Severn Trent waiting for okay from EPD after pollutant found

Last updated: November 25. 2013 3:33PM - 1141 Views
By - lstanford@civitasmedia.com



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The Potato Creek pumps continue to remain silent, more than two months after a contaminant was found in Potato Creek upstream in Lamar County. Victor Cozart, Director of Operations in Thomaston for Severn Trent, which runs the water and sewer system for the city, said they are still waiting on word from the Georgia Environmental Protection Division (EPD) on what the chemicals are and what hazards, if any, they pose to the creek water.


“The state still has me sampling. They have not approved me going back to the creek and pumping water into the city,” Cozart said last Friday. He added that he has not gone through this experience before and doesn’t know if the state normally takes this long to come to a decision, but that he doesn’t mind waiting. “For me, the longer they take, the safer the city is. We don’t have to worry about taking any chances or any risks.”


A property owner in Lamar County, who has asked to remain anonymous, first found the contaminant in the creek, which runs through his property, on September 30. It was turning the creek black, had a strong odor, and was killing the fish in the creek.


The property owner contacted officials in Lamar County and Thomaston, concerned about the pollution getting into nearby wells and also possibly contaminating Thomaston’s drinking supply. When notified, Cozart promptly shut down the Potato Creek pumps and began investigating the pollutant.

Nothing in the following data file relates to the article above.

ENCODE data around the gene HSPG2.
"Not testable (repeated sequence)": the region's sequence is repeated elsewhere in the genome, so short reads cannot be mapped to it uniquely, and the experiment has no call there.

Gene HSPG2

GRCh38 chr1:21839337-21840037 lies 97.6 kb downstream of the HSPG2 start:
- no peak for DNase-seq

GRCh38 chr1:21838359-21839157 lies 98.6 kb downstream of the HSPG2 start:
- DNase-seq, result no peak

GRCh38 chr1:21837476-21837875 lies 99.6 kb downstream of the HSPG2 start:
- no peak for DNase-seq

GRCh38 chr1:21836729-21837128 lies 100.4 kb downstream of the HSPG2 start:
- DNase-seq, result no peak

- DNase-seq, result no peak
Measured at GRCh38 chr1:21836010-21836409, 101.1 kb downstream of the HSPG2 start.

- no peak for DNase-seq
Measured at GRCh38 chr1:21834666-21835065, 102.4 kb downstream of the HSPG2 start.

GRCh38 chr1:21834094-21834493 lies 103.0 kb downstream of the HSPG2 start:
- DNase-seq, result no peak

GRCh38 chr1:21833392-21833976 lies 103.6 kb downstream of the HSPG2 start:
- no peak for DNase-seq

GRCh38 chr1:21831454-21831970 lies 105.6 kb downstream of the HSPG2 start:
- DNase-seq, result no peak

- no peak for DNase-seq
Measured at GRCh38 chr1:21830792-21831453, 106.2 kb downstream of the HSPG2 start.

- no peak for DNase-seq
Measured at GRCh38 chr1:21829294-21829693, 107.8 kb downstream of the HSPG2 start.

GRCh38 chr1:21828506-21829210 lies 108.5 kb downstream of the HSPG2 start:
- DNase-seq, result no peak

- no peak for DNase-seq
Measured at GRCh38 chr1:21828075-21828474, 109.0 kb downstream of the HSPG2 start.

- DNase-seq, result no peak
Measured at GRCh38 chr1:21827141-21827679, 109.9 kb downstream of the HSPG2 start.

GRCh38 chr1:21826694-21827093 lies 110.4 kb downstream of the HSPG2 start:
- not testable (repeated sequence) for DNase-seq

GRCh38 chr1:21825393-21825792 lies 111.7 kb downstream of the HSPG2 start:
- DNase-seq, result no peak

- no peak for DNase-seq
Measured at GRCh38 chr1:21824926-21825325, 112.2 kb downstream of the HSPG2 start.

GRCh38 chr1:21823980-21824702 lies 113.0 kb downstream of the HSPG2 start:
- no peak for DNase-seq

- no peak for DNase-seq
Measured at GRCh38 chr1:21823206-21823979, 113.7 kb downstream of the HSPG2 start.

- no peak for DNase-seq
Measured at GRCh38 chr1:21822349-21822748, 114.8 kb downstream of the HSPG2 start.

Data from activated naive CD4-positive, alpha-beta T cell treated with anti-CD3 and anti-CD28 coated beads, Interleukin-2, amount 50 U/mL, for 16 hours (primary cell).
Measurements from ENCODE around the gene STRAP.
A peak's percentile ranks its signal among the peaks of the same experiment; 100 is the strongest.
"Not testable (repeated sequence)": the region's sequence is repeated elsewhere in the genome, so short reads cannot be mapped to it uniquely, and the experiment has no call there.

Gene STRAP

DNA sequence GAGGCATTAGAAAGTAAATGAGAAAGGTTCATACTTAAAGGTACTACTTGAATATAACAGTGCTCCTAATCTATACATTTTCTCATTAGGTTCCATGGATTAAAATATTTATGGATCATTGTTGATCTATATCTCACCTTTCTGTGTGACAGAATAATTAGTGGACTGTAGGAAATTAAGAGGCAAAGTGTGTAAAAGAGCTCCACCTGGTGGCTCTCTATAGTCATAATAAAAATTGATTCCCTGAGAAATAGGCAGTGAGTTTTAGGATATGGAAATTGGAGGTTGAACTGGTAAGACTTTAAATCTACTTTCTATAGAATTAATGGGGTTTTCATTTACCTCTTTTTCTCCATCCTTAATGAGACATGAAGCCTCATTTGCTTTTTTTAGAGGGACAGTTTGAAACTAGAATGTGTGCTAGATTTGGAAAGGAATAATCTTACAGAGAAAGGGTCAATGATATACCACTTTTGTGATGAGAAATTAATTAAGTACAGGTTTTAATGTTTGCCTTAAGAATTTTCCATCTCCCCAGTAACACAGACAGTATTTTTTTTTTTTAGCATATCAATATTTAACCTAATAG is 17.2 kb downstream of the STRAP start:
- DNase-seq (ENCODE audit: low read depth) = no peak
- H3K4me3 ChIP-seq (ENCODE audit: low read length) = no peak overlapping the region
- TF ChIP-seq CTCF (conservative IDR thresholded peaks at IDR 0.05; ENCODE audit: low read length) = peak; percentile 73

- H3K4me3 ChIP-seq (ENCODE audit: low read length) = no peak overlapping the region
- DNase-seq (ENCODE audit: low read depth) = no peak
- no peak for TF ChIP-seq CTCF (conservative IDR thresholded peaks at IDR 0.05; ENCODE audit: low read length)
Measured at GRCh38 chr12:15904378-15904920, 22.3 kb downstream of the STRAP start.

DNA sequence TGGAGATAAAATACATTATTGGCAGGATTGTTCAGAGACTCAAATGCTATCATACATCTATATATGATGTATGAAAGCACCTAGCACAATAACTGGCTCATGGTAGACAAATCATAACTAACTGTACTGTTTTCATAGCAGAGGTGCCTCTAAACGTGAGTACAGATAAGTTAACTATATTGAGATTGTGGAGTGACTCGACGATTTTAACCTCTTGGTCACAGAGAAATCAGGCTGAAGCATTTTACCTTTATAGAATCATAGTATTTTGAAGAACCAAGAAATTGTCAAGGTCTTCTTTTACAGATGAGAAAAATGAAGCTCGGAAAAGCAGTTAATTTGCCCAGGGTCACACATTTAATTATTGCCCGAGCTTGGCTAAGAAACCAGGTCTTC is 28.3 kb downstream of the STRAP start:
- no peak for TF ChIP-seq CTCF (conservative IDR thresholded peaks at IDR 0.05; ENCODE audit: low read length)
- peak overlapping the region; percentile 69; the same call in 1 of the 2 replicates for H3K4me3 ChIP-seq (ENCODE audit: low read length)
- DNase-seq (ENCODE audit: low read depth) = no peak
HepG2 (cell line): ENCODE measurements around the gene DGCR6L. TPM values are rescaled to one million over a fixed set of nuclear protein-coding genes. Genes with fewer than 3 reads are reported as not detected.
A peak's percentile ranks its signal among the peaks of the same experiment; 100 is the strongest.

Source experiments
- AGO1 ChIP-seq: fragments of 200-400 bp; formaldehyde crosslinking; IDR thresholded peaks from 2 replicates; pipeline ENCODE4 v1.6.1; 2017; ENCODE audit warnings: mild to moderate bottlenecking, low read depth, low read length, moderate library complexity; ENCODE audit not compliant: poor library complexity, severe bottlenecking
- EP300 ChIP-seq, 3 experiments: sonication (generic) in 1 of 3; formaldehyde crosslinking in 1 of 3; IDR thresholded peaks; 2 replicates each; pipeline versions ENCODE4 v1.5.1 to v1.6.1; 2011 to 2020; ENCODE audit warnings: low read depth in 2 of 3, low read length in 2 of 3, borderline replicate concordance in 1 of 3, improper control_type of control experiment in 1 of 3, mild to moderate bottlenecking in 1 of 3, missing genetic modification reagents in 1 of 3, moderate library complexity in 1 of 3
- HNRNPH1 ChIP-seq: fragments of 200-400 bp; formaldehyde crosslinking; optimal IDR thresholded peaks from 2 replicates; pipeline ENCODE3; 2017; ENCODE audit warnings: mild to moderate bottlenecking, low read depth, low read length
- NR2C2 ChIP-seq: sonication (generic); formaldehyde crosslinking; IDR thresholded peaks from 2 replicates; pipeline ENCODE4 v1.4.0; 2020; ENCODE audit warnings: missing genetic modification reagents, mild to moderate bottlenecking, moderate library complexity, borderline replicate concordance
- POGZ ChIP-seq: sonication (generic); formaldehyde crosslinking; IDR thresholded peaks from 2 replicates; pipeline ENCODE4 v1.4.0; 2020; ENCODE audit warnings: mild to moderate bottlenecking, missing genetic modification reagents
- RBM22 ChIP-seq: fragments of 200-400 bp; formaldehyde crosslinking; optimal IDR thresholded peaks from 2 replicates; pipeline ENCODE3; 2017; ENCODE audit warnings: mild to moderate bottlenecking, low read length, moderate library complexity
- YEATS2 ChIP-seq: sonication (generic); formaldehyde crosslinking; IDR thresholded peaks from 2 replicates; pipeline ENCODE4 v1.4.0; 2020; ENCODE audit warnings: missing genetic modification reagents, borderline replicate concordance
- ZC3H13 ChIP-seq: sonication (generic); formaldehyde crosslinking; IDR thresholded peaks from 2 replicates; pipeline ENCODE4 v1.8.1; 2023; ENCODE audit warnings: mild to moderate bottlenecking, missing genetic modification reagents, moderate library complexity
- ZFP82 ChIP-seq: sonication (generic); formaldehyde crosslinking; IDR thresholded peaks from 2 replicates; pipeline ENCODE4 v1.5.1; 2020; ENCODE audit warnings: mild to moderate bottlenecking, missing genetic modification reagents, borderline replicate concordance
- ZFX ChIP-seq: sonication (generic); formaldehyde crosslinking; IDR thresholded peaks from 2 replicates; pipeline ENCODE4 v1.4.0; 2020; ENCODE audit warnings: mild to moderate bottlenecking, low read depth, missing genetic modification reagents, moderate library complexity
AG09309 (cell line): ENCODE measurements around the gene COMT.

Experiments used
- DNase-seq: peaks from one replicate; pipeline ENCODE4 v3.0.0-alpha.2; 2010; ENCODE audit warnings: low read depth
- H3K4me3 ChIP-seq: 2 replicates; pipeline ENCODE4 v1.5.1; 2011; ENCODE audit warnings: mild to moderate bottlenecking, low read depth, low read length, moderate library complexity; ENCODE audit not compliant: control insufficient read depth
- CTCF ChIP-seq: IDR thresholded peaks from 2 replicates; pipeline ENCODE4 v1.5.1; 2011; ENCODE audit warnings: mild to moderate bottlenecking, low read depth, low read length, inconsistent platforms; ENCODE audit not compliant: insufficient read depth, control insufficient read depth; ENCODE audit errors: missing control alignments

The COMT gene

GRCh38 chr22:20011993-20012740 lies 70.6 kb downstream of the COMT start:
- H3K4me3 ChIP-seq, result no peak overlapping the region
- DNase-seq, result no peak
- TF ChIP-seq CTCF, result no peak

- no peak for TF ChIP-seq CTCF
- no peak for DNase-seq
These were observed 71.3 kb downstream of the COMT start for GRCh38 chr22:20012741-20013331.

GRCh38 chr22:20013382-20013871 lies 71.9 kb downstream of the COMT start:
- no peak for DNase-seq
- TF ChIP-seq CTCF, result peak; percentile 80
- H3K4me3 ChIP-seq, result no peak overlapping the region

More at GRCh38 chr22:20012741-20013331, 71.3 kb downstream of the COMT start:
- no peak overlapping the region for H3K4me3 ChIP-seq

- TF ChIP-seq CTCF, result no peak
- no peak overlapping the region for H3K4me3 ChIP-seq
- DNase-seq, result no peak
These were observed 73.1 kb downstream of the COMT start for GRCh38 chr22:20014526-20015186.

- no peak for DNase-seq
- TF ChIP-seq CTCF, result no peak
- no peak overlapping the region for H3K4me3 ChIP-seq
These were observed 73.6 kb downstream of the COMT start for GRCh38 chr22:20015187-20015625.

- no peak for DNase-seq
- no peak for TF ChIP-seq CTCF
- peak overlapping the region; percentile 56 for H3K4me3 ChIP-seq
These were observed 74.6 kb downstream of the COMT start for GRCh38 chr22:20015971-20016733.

Cozart said the source of the pollutant is believed to be a lumber company in the Barnesville Industrial Park, which is about two miles away from the Lamar County property.


“Jordan Lumber Company is where the spill initially occurred,” Cozart said. “They have a leachate basin, and it overflowed their basin and into the tributary which leads down to Potato Creek. It was reported and that’s the only report that I’ve got.”


The industrial park is also the location of the old Lamar County Landfill, which is now closed.


As for water and sewer needs in Thomaston, Cozart said the city is living off of Hannah’s Mill and Lake Thomaston, and water levels remain good.

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